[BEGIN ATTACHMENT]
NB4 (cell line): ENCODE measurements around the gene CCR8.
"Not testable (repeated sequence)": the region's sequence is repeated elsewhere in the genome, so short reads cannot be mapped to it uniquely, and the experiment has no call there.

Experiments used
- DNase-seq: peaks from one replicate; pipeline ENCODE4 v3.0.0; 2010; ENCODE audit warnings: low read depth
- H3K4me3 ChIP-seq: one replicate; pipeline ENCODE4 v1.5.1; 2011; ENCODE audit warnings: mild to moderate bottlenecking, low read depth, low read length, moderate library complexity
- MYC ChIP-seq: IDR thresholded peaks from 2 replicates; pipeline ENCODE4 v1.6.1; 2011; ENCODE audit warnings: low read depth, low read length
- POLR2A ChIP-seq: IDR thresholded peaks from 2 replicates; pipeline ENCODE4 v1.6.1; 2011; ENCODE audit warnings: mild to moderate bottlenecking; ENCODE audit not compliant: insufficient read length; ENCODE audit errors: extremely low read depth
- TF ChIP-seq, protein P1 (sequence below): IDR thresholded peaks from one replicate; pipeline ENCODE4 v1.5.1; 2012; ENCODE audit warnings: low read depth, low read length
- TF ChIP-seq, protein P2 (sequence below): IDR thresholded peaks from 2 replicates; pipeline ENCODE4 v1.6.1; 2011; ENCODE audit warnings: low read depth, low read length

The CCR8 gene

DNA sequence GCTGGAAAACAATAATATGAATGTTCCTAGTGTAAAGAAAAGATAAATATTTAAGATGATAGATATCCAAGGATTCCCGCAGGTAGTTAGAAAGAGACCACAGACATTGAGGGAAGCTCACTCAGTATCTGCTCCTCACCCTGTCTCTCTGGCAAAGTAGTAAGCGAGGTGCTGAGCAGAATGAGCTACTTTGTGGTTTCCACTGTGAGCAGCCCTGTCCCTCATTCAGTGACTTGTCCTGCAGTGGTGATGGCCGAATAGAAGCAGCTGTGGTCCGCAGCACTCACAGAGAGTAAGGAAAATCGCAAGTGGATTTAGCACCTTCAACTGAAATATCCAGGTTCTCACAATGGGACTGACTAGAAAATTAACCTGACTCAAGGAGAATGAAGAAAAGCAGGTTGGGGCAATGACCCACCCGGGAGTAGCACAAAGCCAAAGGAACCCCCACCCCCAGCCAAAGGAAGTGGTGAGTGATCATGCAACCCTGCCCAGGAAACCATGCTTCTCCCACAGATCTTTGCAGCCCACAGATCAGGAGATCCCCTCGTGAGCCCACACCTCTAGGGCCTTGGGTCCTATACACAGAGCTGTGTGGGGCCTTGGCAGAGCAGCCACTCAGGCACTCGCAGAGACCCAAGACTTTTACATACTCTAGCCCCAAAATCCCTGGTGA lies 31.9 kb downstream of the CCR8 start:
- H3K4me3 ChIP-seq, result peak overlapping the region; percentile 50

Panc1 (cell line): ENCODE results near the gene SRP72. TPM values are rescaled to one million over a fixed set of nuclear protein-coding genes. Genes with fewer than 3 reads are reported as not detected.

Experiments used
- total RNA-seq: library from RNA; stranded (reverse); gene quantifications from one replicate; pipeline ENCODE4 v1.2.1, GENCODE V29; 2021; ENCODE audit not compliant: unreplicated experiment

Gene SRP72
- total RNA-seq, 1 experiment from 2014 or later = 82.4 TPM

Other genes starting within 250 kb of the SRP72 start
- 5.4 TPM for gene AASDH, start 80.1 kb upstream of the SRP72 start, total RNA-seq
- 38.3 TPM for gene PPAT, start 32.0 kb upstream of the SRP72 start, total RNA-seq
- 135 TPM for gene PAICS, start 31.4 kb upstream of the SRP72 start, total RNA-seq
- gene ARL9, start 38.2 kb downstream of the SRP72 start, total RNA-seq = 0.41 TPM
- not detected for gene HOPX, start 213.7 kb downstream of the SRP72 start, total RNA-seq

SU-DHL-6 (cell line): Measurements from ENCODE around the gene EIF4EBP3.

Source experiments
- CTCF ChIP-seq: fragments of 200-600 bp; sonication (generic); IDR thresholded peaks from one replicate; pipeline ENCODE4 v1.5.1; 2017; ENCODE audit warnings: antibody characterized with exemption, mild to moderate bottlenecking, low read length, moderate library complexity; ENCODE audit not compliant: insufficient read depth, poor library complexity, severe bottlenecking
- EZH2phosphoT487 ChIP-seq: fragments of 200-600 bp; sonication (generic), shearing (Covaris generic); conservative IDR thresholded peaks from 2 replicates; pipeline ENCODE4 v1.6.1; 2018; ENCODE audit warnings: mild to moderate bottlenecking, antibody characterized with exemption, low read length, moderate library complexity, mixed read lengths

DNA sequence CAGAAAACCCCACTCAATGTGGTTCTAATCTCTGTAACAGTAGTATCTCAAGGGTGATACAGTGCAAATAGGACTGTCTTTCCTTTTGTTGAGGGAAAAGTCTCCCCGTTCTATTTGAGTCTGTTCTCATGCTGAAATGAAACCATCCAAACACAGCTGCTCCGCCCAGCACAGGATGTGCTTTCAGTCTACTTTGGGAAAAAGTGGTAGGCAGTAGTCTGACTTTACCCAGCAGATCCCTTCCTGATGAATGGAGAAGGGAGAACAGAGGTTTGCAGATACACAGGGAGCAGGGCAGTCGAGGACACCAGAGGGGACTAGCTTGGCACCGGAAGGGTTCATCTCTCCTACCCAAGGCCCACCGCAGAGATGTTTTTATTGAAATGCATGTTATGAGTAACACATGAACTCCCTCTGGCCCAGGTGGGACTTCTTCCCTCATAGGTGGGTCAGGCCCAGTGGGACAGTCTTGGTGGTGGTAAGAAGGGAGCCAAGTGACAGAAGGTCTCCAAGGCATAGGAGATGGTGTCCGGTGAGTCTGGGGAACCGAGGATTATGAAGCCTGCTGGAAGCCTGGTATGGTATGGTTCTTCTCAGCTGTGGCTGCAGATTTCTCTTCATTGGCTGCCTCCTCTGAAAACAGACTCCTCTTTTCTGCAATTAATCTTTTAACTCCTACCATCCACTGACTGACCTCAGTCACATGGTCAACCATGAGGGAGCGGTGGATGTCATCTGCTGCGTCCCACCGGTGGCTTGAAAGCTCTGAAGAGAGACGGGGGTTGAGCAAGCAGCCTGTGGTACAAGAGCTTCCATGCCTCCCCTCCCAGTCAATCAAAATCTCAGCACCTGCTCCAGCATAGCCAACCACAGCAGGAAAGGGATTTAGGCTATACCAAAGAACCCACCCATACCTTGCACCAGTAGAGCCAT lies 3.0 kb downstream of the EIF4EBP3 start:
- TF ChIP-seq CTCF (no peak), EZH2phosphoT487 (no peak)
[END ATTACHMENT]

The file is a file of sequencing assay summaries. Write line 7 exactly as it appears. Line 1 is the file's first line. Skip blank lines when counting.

- POLR2A ChIP-seq: IDR thresholded peaks from 2 replicates; pipeline ENCODE4 v1.6.1; 2011; ENCODE audit warnings: mild to moderate bottlenecking; ENCODE audit not compliant: insufficient read length; ENCODE audit errors: extremely low read depth